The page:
Download data is not yet available.


ARIAS, E., HERON M., & TEJADA-VERA, B. (2013) United States life tables eliminating certain causes of death, 1999–2001. National vital statistics reports 61(9). Hyattsville, MD: National Center for Health Statistics.

BELTRÁN-SÁNCHEZ, H., PRESTON, S. H., & CANUDAS-ROMO, V. (2008). An integrated approach to cause-of-death analysis: cause-deleted life tables and decompositions of life expectancy. Demographic Research 19(1): 1323–1350. doi:10.4054/DemRes.2008.19.35

BONGAARTS, J. (2014). Trends in Causes of Death in Low-Mortality Countries: Implications for Mortality Projections. Population and Development Review 40(2): 189–212. doi:10.1111/j.1728-4457.2014.00670.x

BRØNNUM-HANSEN, H., & JUEL, K. (2000). Estimating mortality due to cigarette smoking: two methods, same result. Epidemiology (Cambridge, Mass.) 11(4): 422–426.

BRØNNUM-HANSEN, H., & JUEL, K. (2001). Abstention from smoking extends life and compresses morbidity: a population based study of health expectancy among smokers and never smokers in Denmark. Tobacco Control 10(3): 273–278. doi:10.1136/tc.10.3.273

BURBANK, F. (1972). U.S. lung cancer death rates begin to rise proportionately more rapidly for females than for males: a dose-response effect? Journal of Chronic Diseases 25(8): 473–479. doi:10.1016/0021-9681(72)90211-1

DESMEULES, M., MANUEL, D., & CHO, R. (2004). Mortality: Life and health expectancy of Canadian women. BMC Women’s Health 4 (Suppl 1): S9. doi:10.1186/1472-6874-4-S1-S9

DOLL, R., PETO, R., BOREHAM, J., & SUTHERLAND, I. (2004). Mortality in relation to smoking: 50 years’ observations on male British doctors. British Medical Journal 328: 1519–1528. doi: 10.1136/bmj.38142.554479.AE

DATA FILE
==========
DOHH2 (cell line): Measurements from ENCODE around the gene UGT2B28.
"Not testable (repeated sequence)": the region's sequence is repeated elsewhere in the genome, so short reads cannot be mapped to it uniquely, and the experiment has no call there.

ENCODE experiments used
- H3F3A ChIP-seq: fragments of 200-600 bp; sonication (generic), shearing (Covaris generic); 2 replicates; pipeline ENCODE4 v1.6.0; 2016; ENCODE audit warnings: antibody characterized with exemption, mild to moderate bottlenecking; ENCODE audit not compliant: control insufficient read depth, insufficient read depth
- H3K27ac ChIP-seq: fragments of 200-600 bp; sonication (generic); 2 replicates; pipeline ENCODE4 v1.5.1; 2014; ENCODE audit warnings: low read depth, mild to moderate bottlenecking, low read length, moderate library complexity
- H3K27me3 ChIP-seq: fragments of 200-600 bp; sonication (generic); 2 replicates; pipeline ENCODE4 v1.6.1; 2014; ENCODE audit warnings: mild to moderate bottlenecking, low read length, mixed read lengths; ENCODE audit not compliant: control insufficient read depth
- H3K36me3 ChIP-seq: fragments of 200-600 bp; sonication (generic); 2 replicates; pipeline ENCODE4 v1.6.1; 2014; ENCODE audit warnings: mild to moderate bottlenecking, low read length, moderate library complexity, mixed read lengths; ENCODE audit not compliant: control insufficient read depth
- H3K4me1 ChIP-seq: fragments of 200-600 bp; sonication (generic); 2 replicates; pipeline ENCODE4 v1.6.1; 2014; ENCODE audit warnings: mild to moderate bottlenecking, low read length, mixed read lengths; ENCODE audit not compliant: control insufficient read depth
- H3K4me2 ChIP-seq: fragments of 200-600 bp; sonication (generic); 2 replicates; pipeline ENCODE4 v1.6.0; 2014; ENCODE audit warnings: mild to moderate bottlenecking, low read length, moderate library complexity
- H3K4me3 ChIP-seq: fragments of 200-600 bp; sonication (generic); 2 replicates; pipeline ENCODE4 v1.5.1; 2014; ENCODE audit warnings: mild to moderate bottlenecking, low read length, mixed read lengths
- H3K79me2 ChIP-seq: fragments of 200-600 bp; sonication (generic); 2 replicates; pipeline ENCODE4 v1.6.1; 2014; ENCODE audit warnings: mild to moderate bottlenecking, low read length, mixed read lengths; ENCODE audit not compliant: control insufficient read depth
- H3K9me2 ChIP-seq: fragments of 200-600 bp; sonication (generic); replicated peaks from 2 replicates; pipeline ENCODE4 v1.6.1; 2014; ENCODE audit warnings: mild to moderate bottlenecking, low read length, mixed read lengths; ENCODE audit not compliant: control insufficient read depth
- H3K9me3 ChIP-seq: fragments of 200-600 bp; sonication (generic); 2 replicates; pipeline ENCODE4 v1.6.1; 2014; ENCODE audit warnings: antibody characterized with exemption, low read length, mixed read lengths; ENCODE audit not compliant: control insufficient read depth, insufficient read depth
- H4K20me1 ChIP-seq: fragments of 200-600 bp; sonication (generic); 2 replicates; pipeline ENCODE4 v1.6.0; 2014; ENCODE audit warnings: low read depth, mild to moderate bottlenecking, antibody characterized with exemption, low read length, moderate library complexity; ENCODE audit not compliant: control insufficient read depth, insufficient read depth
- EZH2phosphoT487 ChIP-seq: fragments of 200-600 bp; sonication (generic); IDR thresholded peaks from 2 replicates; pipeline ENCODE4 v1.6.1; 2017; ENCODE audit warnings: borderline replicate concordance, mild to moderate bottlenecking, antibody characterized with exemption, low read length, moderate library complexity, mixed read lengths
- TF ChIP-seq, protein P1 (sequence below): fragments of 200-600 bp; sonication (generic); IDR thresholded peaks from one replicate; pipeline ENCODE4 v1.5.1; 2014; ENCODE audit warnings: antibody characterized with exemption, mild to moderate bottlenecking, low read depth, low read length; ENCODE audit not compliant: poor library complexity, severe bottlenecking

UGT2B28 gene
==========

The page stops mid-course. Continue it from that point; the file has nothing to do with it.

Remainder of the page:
EZZATI, M., & LOPEZ, A. D. (2003). Measuring the accumulated hazards of smoking: global and regional estimates for 2000. Tobacco Control 12(1): 79–85. doi:10.1136/tc.12.1.79

EZZATI, M., HENLEY, S. J., THUN, M. J., & LOPEZ, A. D. (2005). Role of Smoking in Global and Regional Cardiovascular Mortality. Circulation 112: 489–497. doi:10.1161/CIRCULATIONAHA.104.521708

FENELON, A., & PRESTON, S. H. (2012). Estimating Smoking‒Attributable Mortality in the United States. Demography 49(3): 797–818. doi:10.1007/s13524-012-0108-x

GUTTERMAN, S. (2015). Mortality of Smoking by Gender. North American Actuarial Journal 19(3): 200–223. doi:10.1080/10920277.2015.1018389

IZJZS-BATUT (2014). Rezultati istraživanja zdravlja stanovništva Srbije: 2013. godina. Beograd: Institut za javno zdravlje Srbije „Dr Milan Jovanović Batut” i Ministarstvo zdravlja Republike Srbije.

IZJZS-BATUT (2015). Rezultati Istraživanja o efektima i stavovima u vezi sa Zakonom o zaštiti stanovništva od izloženosti duvanskom dimu. Beograd: Institut za javno zdravlje Srbije „Dr Milan Jovanović Batut”.

KRSTEV, S. (2014). Globalno istraživanje upotrebe duvana među mladima 13-15 godina u Srbiji 2013. godine. Beograd: Ministarstvo zdravlja Republike Srbije, Institut za javno zdravlje Srbije „Dr Milan Jovanović Batut”.